Who has their Fingers in the Google Cookie Jar?

The Washington Post revealed last week that the NSA is using Google browser cookies to discover personal identities. In the case of someone they want to investigate, the NSA can inject software on the remote computer to continuously track activities. The NSA documents don’t reveal how the organization was able to obtain the so-called PREF cookies. An example Google PREF cookie is shown below:


It is difficult to know what all of the fields in this cookie mean, since they are trade secrets, but you can observe two things. The first is the ID field. Security researchers know that this a random number assigned to the cookie when you first connect to any Google web site, like google.com. Since the number is unique, it knows that this is your computer. If you pack up your laptop and fly half-way around the world and connect to the Internet, Google knows this is your again. If you then login to your email or Facebook, whoever is spying on you now knows what name is associated with your computer. The cookie is set to expire in two years. That means unless you delete cookies from your browser, Google can keep track of your movements for quite a while.

What does this have to do with application performance management? That’s simple. If Google can access your cookies to target advertising, and the NSA can track your actions, who else can use your browser to access your computer, network, and applications? There is a long list: some benevolent, some commercial, and some whose motives are decidedly unpleasant. If you are a privacy-conscious organization, you may not want your activities to be tracked.

One option is to stop using Google for searches. Some companies restrict use for this reason. Still, in a BYOD (bring your own device) world, managing the process can be difficult for businesses.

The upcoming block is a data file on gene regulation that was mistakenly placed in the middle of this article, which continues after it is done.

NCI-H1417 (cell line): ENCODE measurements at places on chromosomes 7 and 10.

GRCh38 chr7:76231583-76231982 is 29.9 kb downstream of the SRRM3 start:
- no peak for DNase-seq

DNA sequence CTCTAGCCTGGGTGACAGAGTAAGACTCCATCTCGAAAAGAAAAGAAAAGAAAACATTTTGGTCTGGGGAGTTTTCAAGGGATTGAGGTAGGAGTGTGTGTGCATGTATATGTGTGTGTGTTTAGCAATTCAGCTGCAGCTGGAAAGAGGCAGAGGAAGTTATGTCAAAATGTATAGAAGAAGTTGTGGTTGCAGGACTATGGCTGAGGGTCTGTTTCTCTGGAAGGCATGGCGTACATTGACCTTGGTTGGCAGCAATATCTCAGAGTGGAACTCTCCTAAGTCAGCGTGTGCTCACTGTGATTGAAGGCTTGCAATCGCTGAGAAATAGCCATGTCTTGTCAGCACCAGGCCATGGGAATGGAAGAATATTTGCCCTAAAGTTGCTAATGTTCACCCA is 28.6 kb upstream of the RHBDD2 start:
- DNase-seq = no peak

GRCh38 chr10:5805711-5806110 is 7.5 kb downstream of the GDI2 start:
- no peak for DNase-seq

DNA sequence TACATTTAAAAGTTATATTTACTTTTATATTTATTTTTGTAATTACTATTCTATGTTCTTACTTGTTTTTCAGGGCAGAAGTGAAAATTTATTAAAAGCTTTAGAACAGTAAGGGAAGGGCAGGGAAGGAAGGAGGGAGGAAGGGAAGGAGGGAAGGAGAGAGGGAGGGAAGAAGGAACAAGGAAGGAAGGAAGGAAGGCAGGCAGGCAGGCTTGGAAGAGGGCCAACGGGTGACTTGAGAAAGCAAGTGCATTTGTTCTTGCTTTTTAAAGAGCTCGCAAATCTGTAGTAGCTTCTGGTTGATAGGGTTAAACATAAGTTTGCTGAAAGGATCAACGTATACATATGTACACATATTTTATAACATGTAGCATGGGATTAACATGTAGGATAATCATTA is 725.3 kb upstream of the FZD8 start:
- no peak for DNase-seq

There are commercial and open source alternatives. Duck Duck Go (DDG) is an open source product that does not track your search activity. When you search for information on the web, DDG strips your IP address and search terms from the HTTP headers when you click on one of the search links it shows you. That way the web site you visit does not know (a) who you are and (b) what you were searching for, because DDG does not tell them.

Another thing you can do is to block third-party cookies. Third-party cookies are those used to track you activities for various purposes like advertising. DoubleClick is the most widely known advertising company to do this. (Now owned by Google.) You can turn off third-party cookies in Firefox, Microsoft Internet Explorer, and Google Chrome. In Safari, they are blocked by default. There is also a browser setting to request that web sites protect your privacy (do not track), but there is no agreement from all sites to honor the policy.

Balancing privacy concerns at home and at work can be challenging, particularly if you use one computer in both environments. If you, or your company, want a higher level of anonymity, you can use the Tor Browser to hide your IP address and encrypt data sent to and from your browser. If your goal is to just keep advertisers from invading your privacy, then reconsider your browser selection, erase your cookies frequently, and block third-party cookies.